Sunday, April 20, 2008


Doreen Carvajal reports in The New York Times that a French Bill wanting to ban "ana" and "mia" websites has passed the lower House. The bill also wants to disrupt *any* mass comm venue that aims to "provoke a person to seek excessive weight loss" or could lead to "excessive thinness"(A14).

On the surface, it might seem easy to deride this bill as a document overfull of absurd irony; it's coming out of France, nexus of all-things-fashion and extreme thinness. But hey, the French walk so much more than do Americans, or so we are told as a key rationale for the so-called "French paradox" promoted by Mireille Guliano in her massively high-selling French Women Don't Get Fat. The French are, apparently, smarter than we are, and they have distanced themselves from dieting and lack of portion control; they only eat fresh, locally grown foods and use the finest ingredients . . . and so on . . . and some of what she writes makes sense, but there is. a certain. snob-appeal. And but look! Guliano served for 20 years as CEO of Clicquot, Inc. --think Champagne -- and was a senior executive for France's fashion empire LVMH. so.

So I'm reading about this bill and thinking about everything I'm sold about a French ethos that is simply superior and better suited for life and sex and health and pleasure, but clearly, all is not well, and so a smart person might problematize the matter of this extreme thinness, because working models walking Parisian (and other) runways are not, simply, making smart choices. Come on. I wish it were true. I too used to lie (along with millions of others) about my "smartness" when I was all eating disordered and thin ("I just don't like to eat that" . . "I LOVE exercising!" . . . "it's not a diet; it's a lifestyle!"). And I realize that I generalize from a situation of one in this argument, here, but I've just begun to contemplate the matter for myself (but you too can find simliar statements if you visit a few "ana" or "mia" websites, where you will often find these excuses offered as ways of keeping concerned others in check, as a way of defending the eating disordered person's actual methods).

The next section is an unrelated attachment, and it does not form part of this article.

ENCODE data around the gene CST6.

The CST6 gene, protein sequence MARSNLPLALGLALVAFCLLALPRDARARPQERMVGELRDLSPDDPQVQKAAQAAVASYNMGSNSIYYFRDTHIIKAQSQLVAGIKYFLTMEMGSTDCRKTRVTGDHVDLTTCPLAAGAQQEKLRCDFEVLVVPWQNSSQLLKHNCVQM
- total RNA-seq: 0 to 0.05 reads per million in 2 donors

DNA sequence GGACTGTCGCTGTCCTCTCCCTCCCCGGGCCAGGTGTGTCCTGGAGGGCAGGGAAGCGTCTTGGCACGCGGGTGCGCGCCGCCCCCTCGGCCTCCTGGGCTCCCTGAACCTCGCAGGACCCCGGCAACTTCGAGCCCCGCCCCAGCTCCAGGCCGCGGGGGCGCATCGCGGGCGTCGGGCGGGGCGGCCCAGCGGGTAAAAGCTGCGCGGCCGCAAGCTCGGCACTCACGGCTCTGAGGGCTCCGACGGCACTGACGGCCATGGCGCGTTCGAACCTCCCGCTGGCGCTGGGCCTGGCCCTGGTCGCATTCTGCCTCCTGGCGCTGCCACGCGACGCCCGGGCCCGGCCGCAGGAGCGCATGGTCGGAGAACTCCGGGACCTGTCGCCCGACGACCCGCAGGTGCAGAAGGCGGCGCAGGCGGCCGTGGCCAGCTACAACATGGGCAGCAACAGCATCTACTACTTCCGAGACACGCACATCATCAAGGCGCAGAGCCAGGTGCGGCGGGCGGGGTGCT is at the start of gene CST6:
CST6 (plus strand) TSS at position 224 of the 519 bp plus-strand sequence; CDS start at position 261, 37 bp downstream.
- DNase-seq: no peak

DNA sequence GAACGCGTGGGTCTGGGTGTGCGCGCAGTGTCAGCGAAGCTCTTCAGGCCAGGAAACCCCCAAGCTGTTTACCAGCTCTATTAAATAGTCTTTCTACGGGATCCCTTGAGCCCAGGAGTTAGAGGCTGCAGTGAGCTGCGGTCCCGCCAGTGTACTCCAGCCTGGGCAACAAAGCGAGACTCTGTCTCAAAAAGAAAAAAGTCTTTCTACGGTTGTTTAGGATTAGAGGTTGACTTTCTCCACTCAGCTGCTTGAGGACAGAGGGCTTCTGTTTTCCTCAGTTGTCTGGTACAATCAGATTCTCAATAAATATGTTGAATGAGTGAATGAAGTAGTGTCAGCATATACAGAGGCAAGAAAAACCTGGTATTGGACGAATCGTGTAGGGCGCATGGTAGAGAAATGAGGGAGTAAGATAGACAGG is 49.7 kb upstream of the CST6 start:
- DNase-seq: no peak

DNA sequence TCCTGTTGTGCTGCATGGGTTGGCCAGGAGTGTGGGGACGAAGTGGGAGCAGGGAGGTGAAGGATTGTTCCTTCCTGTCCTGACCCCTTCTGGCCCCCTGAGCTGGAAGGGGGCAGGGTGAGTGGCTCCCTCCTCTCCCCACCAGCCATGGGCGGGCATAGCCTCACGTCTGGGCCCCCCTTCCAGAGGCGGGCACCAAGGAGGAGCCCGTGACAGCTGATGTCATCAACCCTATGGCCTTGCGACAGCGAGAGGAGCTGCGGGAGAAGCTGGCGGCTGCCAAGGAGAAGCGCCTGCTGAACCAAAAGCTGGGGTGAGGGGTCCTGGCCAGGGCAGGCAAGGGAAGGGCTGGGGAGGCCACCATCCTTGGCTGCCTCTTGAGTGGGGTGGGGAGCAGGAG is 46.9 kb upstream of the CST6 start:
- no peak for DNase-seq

Anyone who reads me knows that I am seduced by France's ideas about itself. It's deliciously easy to become lost in the mystique, and I can and will find all kinds of ways to defend my silly dreams and ideals. But it would also be silly to read Carvajal's report and avoid thinking seriously about this bill, about how outrageous and important and confusing it is.

So, . . . outrageous! Here, I can't help thinking that it's too bad Didier Grumbach (whom I often find quite charming, surprise), President of the French Federation of Couture (even their fonts are tiny!), couldn't sidestep his routinized defense of the French ethos of supériorité and liberté! (which he co-opts in the name of his corporate interests, which of course, but . . .) in order to say something, anything about the bill's desires that might speak intelligently about -- a problem. Instead, he offers a haughty, "Never will we accept in our profession that a judge decides if young girl is skinny or not skinny" (qtd. in Carvajal A14). Ummmmm . . . because, what? . . . *we* do that. That's *our* job . . . we have a Board of Directeurs! . . . not, "We stand behind efforts to hinder the promotion of unhealthy extremes . . . " which would actually line up with my sense (the one i've been sold) of French gustatory inclinations, which are so precisely identifiable with French ethos via French marketing and . . . and . . . so but why not just say that there are problems??

But despite my initial disappointment, of course, Didier's enthusiasm is correct. No one should be legislating women's bodies (except, I guess, the Male-driven fashion industry??).

I'm confused. I need champagne.

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